With software techniques, molecular biologists and computer scientists show that around half of the bacteria species in the human gut are yet unknown.
With the help of the latest software techniques, a team of molecular biologists and computer scientists was now able to show that around half of the bacteria species in the human gut are yet unknown. In the science magazine Nature Methods, they explain how researchers under the direction of Peer Bork, European Molecular Biology Laboratory (EMBL), analyzed the genetic information of around 250 stool samples. The enormous amounts of genetic fragments that had been found were digitalized, organized by computer, and assigned to the genomes of about one thousand species. “Our new method allows us to finally identify previously unknown species on the basis of a phylogenetic tree,” says Alexandros Stamatakis, leader of the research group ‘Scientific Computing’ at the Heidelberg Institute for Theoretical Studies (HITS), who is also a professor for High Performance Computing in Life Sciences at the Karlsruhe Institute of Technology (KIT). His research focus is on developing software and methods for the molecular data analysis in evolutionary biology. In previous works, Stamatakis was already able to reconstruct the biggest phylogenetic tree for plants to date with the help of supercomputers. At the moment he is working on reconstructing phylogenetic trees for insects and birds.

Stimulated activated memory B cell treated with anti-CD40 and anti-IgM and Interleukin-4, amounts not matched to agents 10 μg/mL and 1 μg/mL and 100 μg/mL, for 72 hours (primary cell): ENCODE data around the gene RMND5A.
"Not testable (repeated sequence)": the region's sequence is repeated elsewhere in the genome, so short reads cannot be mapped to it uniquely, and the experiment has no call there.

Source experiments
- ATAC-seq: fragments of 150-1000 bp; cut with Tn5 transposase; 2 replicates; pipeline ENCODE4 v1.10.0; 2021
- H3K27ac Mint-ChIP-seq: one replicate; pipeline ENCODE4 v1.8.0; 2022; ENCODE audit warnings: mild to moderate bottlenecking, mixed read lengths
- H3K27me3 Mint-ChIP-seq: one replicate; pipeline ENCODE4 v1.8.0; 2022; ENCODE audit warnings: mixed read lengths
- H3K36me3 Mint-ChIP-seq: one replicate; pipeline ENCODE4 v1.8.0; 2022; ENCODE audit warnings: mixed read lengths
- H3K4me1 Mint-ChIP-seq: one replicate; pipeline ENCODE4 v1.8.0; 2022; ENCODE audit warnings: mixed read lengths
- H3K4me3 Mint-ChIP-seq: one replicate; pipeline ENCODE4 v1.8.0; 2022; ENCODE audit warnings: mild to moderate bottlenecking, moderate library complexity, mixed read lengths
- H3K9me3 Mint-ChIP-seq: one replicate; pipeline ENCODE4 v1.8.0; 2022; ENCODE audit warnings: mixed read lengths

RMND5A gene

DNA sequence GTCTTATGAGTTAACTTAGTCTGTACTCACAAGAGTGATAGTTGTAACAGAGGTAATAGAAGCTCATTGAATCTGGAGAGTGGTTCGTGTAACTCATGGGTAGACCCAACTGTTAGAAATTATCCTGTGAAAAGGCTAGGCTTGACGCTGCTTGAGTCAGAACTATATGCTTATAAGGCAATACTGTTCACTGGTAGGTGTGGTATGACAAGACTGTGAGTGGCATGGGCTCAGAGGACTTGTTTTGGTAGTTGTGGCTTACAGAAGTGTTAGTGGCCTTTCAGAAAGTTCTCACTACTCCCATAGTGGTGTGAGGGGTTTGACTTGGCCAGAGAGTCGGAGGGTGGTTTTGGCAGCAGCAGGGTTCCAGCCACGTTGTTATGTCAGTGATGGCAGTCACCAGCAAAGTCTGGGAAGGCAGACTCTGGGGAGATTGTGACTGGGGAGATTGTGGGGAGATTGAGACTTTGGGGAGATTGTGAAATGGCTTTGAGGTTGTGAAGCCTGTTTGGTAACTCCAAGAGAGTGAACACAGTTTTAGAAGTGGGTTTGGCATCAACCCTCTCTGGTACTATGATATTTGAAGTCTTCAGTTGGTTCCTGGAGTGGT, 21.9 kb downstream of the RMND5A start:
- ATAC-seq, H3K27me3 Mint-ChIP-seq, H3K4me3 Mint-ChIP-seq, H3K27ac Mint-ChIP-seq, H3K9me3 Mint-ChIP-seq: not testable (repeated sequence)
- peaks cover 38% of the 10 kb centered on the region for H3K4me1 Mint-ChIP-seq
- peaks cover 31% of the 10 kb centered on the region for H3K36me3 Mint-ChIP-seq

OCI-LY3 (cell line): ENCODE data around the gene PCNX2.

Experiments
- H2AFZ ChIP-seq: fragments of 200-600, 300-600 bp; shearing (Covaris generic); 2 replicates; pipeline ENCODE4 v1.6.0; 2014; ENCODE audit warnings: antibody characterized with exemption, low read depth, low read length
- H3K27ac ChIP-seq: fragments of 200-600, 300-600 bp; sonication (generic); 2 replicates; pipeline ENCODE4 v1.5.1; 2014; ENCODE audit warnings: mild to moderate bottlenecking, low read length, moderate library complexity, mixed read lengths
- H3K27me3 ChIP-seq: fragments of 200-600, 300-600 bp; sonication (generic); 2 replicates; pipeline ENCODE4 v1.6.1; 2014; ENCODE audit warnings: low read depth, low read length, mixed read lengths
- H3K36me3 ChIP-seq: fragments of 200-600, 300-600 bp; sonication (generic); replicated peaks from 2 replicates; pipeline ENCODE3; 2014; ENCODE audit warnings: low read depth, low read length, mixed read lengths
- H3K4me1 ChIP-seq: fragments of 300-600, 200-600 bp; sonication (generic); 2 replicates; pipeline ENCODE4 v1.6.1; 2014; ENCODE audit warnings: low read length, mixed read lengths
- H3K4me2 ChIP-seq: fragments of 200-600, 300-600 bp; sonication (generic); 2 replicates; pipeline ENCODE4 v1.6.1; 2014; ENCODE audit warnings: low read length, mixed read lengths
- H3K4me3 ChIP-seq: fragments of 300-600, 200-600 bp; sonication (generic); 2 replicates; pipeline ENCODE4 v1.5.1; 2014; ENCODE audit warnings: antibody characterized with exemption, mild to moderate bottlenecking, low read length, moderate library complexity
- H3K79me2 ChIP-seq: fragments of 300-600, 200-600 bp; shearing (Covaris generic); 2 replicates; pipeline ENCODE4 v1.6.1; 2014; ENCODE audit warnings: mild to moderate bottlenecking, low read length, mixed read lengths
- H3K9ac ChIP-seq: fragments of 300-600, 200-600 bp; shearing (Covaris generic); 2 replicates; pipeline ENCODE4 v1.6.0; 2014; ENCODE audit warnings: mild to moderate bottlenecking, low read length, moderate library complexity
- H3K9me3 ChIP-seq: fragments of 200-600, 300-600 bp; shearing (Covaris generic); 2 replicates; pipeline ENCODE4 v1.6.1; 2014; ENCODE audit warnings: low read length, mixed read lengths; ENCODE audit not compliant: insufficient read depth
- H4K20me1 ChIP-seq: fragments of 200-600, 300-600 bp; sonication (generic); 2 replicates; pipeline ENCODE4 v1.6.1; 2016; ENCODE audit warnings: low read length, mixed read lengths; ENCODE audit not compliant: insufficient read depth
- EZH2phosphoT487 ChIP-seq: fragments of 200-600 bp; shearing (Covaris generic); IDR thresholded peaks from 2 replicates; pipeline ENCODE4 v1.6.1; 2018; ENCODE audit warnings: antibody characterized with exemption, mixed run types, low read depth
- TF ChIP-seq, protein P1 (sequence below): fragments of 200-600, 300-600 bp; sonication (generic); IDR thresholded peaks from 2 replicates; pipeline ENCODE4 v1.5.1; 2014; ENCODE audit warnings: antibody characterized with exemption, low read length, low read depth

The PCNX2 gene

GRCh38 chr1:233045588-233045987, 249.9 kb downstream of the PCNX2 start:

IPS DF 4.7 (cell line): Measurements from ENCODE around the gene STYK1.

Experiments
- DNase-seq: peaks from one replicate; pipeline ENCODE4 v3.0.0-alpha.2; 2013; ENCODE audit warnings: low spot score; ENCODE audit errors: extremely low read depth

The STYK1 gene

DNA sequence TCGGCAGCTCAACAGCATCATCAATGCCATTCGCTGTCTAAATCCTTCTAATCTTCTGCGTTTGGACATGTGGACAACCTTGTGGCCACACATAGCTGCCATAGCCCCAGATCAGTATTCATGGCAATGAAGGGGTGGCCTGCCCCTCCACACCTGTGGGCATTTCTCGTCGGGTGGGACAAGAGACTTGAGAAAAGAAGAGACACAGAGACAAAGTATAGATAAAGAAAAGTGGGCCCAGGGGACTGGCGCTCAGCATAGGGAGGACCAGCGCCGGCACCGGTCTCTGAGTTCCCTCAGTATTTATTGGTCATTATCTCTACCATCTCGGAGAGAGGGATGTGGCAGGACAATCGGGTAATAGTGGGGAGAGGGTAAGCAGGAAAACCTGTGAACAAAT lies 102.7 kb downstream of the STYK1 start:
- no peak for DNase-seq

Article in Nature Methods (published online Oct 20, 2013): doi:10.1038/nmeth.2693
Dr. Peter Saueressig
Head of Communications
Heidelberg Institute for Theoretical Studies (HITS)